Once upon a time newspapers were our main source of information. Now those old newspapers are a reliable source for hundreds of years of history and secrets of the past. Now you can search for people, places, and events without the hassle of sorting through mountains of papers!

Growing Every Second

Newspaper Archive is the world's largest online newspaper database featuring over 130 million newspaper pages. Plus our database expands by one newspaper page per second for a total of around 2.5 million pages per month! The value of your membership grows along with it.

Genealogy Made Simple

Those looking to find out more about their forefathers can empower their genealogy search with Newspaper Archive. Within our massive database, users can search ancestors' names for news stories and obituaries. We must understand our past to understand our future!

Choose the Membership Plan that is right for you!

Unlimited 6 Month

$99.95 (45% Savings!)

Unlimited page views for 6 months Learn More

Unlimited Monthly

$29.95

Unlimited page views for 1 month Learn More

Introductory

$9.95

25 page views for 1 month Learn More

Subscribe or Cancel Anytime by calling 888-845-2887

24 hours a day Monday-Saturday

Take advantage of our Introductory Membership offer and become a member for 1 month only for $9.95!

Your full introductory membership payment will be credited toward the cost of full membership any time you choose to upgrade!

Your Membership Includes:
  • 25 page views for 1 month
  • Access to Over 130 million Newspaper Pages
  • Ability to View, Save, and Print
  • Articles featuring over 100 million people
  • Weekly Search Alerts - We search for you!
  • & Many More Features!
Subscribe for a Monthly Membership only for $29.95
Your Membership Includes:
  • Unlimited Page Views
  • Access to Over 130 million Newspaper Pages
  • Ability to View, Save, and Print
  • Articles featuring over 100 million people
  • Full Access To All Content including 10 Foreign Countries
  • Weekly Search Alerts - We search for you!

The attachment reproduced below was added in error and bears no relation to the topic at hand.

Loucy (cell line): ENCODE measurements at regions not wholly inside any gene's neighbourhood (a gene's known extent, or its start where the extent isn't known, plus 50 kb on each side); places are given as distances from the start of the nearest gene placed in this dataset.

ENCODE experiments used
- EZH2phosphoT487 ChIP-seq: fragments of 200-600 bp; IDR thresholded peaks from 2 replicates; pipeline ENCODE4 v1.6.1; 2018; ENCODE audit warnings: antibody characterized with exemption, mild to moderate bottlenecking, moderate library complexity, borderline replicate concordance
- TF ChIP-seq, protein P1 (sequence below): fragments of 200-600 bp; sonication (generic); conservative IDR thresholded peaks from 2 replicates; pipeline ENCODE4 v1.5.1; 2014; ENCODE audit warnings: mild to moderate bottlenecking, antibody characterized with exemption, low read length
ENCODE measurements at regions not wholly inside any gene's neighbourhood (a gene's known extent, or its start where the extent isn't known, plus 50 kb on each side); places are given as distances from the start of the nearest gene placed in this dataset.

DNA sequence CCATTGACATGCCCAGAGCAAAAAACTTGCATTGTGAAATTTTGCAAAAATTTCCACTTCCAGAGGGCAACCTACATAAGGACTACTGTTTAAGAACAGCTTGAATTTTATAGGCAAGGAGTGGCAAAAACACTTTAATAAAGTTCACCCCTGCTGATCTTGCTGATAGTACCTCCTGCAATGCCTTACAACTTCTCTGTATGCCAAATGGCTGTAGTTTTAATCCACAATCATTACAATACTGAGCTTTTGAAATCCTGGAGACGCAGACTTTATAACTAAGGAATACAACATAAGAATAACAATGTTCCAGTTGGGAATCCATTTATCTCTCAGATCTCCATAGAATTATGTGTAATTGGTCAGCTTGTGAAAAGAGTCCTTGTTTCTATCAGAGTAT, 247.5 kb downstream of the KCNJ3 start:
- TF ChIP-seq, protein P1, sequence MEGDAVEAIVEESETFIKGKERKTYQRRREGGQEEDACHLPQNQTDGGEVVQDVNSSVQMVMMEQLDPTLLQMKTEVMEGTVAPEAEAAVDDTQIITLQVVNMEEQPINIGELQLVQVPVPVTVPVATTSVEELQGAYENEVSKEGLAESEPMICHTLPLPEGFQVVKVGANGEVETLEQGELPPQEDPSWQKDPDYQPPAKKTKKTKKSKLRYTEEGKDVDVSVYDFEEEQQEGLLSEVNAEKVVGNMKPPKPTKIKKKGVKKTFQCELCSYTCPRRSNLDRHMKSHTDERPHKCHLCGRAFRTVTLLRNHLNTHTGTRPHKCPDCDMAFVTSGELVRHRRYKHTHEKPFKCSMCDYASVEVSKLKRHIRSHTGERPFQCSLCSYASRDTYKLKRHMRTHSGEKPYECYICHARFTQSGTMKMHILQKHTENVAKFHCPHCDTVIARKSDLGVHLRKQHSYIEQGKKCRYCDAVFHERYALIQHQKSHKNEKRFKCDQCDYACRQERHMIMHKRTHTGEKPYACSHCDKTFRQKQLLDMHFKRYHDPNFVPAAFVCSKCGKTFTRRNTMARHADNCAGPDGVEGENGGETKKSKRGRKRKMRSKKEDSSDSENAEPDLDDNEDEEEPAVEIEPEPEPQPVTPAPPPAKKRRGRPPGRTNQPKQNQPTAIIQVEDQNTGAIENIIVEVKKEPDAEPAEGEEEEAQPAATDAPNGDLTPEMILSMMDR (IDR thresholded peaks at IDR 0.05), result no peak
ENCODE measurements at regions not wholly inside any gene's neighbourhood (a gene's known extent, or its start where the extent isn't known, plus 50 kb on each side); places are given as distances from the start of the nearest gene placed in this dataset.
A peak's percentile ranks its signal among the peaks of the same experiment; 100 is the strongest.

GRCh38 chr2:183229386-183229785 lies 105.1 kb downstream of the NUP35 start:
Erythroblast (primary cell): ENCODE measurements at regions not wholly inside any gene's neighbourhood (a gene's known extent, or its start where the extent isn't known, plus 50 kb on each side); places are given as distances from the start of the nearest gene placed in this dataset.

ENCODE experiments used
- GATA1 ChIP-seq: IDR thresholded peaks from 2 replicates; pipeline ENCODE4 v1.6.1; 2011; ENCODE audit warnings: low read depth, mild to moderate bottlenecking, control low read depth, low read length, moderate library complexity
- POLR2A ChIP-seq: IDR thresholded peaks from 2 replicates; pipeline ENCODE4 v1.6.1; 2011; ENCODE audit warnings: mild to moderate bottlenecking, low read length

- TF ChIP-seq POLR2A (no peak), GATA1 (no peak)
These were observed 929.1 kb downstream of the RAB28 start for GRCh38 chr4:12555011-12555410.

• & Many More Features!
Subscribe for a 6 Month Membership only for $99.95
Best Value! Save -45%
Your Membership Includes:
  • Unlimited Page Views
  • Access to Over 130 million Newspaper Pages
  • Ability to View, Save, and Print
  • Articles featuring over 100 million people
  • Full Access To All Content including 10 Foreign Countries
  • Weekly Search Alerts - We search for you!
  • & Many More Features!

What our Customers Say:

"It is amazing how easy and exciting it is to access all of this information! I found hundreds of articles about my relatives from Germany! Well worth the subscription!" - Michael S.

"I love this site. It's interesting to read articles about different family members. I've found articles as well as an obituary about an uncle who passed away before I was born, and another about a great aunt. It's great for helping with genealogy." - Patricia T.

"A great research tool. Allows me to view events and gives me incredible insight into the stories of the past." - Charles S.

Search Billions of Newspaper Articles 130 Million+ Pages and More Added Weekly!

Uncover 400+ Years
of Newspaper Archives
(1607 to today!)

Browse by Date

Research Newspaper Articles from 11 Countries
& all 50 U.S. States

Browse by Location

Explore 6,200+ Current &
Historical Newspaper Titles
and Counting!

Browse by Publication